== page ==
NORD gratefully acknowledges Sheila Dobin, PhD, Section Chief, Cytogenetics, PhD Medical Geneticist, Medical Genetics, Scott and White Hospital, Texas A&M University Health Science Center, and Kendra Krahenbuhl, MSIV, for assistance in the preparation of this report.
Trisomy 5p is a rare chromosomal disorder in which all or a portion of the short arm (p) of chromosome 5 (5p) appears three times (trisomy) rather than twice in cells of the body. Often the duplicated portion of 5p (trisomy) is due to a complex rearrangement involving other chromosomes. These individuals have a variable phenotype depending on which chromosome is involved, the size of the duplication and whether there is loss of material from the same or another chromosome. There are rare cases with an isolated duplication of 5p. These individuals have less variability. The variability that does appear is due to the size and location of the duplication. The individuals with only the duplication allow a better description of the symptoms (phenotype) and definition of a critical region for certain symptoms (cardiac abnormalities and seizures). Many affected infants and children have abnormalities that include low muscle tone (hypotonia); an unusually large head (macrocephaly) and additional abnormalities of the head and facial (craniofacial) area; long, slender fingers (arachnodactyly); delays in the acquisition of skills requiring the coordination of mental and physical activities (psychomotor retardation); and intellectual disability. Some affected individuals may have heart defects and seizures. Not all individuals with trisomy 5p will have all of the symptoms of the disorder.
The symptoms and physical findings associated with trisomy 5p are variable and depend on the location and size of the duplicated segment. Infants with the disorder may have a normal birth weight or intrauterine growth retardation (IUGR). There may be extra fluid around the baby (polyhydramnios) during the pregnancy, early labor, or a decrease in the fluid in the stomach of the baby. The decrease in the fluid is believed to be due to swallowing tube abnormalities (esophageal atresia). Growth delays after birth (postnatal growth retardation) are common along with abnormally diminished muscle tone (hypotonia). The muscle tone may be mixed with some areas such as the neck and trunk showing low muscle tone (hypotonia) and other areas such as the lower limbs showing increased muscle tone or stiffness (hypertonia).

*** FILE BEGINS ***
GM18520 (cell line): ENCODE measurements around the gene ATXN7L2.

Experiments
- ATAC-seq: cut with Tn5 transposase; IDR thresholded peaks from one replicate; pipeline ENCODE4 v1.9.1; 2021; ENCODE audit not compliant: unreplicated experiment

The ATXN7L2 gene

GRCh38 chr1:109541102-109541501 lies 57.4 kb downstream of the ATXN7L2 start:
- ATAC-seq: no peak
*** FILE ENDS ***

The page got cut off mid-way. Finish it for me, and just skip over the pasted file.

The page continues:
There are characteristic malformations of the head and facial (craniofacial) area. The head may be unusually large (macrocephaly). The eyes may be widely spaced (hypertelorism), have vertical skin folds covering the eyes’ inner corners (epicanthal folds), may be small (microopthalmia), have an abnormal deviation of one eye in relation to the other (strabismus), partial absence of tissue from the colored portion of the eyes (coloboma), or a protrusion of the eyes from the orbit (exophthalmos). An individual may have a depressed nasal bridge and low-set ears, a chin that is set back (retrognathia) or small (micrognathia) or a large tongue (macroglossia). There may be flattening of the cheek area (midface hyperplasia).
Infants with trisomy 5p may also have characteristic abnormalities of the hands and feet. These may include abnormally long, slender fingers (arachnodactyly); short first toes; or deformities in which the feet are abnormally twisted out of position or shape (clubfeet). Shortened femurs have also been described in association with 5p duplication. Some affected infants may also have structural heart (cardiac) malformations that are present at birth (congenital heart defects), such as an abnormal opening in the fibrous partition (septum) that separates the upper chambers of the heart (atrial septal defects). In some cases, additional physical abnormalities may also be present, such as narrowing of the larynx (laryngostenosis), which is the organ that connects the throat (pharynx) with the windpipe (trachea), increased fluid in the ventricles of the brain (hydrocephalus), abnormal episodes of uncontrolled electrical activity in the brain (seizures) and/or urine collecting system in the kidneys (pyelectasis).
Some affected infants may have feeding difficulties and an increased susceptibility to repeated respiratory infections. The increase in respiratory infections is thought to be due to a molecule that helps protect the lining of the mouth and respiratory track from bacteria. The molecule is called IGA (immunoglobulin A) and although it is produced in normal amounts, the amount secreted is decreased.
Trisomy 5p may also be associated with abnormal delays in the acquisition of skills requiring the coordination of mental and physical activities (psychomotor retardation) and varying levels of intellectual disability, including autism spectrum disorders.
In individuals with trisomy 5p, all or a portion of the short arm (p) of chromosome 5 (5p) appears three times (trisomy) rather than twice in cells of the body. Chromosomes are found in the nucleus of all body cells. They carry the genetic characteristics of each individual. Pairs of human chromosomes are numbered from 1 through 22, with an unequal 23rd pair of X and Y chromosomes for males and two X chromosomes for females. Each chromosome has a short arm designated as “p”, a long arm identified by the letter “q,” and a narrowed region at which the two arms are joined (centromere). Chromosomes are further subdivided into bands that are numbered outward from the centromere. For example, the short arm of chromosome 5 includes bands 5p10 (at the centromere or constriction of the chromosome) to 5p15, which is the end of the short arm or “terminal” band of 5p (also known as “5pter”).